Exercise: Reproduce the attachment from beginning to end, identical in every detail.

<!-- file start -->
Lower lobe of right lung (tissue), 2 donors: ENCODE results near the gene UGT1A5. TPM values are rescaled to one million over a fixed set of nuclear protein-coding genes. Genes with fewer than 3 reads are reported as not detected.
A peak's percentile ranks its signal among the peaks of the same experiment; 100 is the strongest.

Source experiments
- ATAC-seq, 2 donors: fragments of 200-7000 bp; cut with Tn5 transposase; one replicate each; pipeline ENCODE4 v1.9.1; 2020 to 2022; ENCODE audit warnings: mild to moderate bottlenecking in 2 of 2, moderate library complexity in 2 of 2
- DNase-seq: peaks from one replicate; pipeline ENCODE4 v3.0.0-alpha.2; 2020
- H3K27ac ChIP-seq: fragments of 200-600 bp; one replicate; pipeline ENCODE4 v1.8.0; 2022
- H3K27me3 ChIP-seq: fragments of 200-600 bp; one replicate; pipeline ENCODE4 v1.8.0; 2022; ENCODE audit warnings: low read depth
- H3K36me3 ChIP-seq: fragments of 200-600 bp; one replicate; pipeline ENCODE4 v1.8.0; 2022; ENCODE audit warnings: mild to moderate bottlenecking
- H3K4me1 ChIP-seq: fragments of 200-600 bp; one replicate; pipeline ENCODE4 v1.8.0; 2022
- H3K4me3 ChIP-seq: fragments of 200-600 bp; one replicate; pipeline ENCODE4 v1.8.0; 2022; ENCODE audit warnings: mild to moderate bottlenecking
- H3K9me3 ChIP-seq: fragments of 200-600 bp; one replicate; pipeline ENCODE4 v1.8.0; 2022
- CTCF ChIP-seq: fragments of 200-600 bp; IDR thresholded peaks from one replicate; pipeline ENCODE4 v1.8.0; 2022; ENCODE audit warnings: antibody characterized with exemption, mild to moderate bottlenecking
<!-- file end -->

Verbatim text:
Lower lobe of right lung (tissue), 2 donors: ENCODE results near the gene UGT1A5. TPM values are rescaled to one million over a fixed set of nuclear protein-coding genes. Genes with fewer than 3 reads are reported as not detected.
A peak's percentile ranks its signal among the peaks of the same experiment; 100 is the strongest.

Source experiments
- ATAC-seq, 2 donors: fragments of 200-7000 bp; cut with Tn5 transposase; one replicate each; pipeline ENCODE4 v1.9.1; 2020 to 2022; ENCODE audit warnings: mild to moderate bottlenecking in 2 of 2, moderate library complexity in 2 of 2
- DNase-seq: peaks from one replicate; pipeline ENCODE4 v3.0.0-alpha.2; 2020
- H3K27ac ChIP-seq: fragments of 200-600 bp; one replicate; pipeline ENCODE4 v1.8.0; 2022
- H3K27me3 ChIP-seq: fragments of 200-600 bp; one replicate; pipeline ENCODE4 v1.8.0; 2022; ENCODE audit warnings: low read depth
- H3K36me3 ChIP-seq: fragments of 200-600 bp; one replicate; pipeline ENCODE4 v1.8.0; 2022; ENCODE audit warnings: mild to moderate bottlenecking
- H3K4me1 ChIP-seq: fragments of 200-600 bp; one replicate; pipeline ENCODE4 v1.8.0; 2022
- H3K4me3 ChIP-seq: fragments of 200-600 bp; one replicate; pipeline ENCODE4 v1.8.0; 2022; ENCODE audit warnings: mild to moderate bottlenecking
- H3K9me3 ChIP-seq: fragments of 200-600 bp; one replicate; pipeline ENCODE4 v1.8.0; 2022
- CTCF ChIP-seq: fragments of 200-600 bp; IDR thresholded peaks from one replicate; pipeline ENCODE4 v1.8.0; 2022; ENCODE audit warnings: antibody characterized with exemption, mild to moderate bottlenecking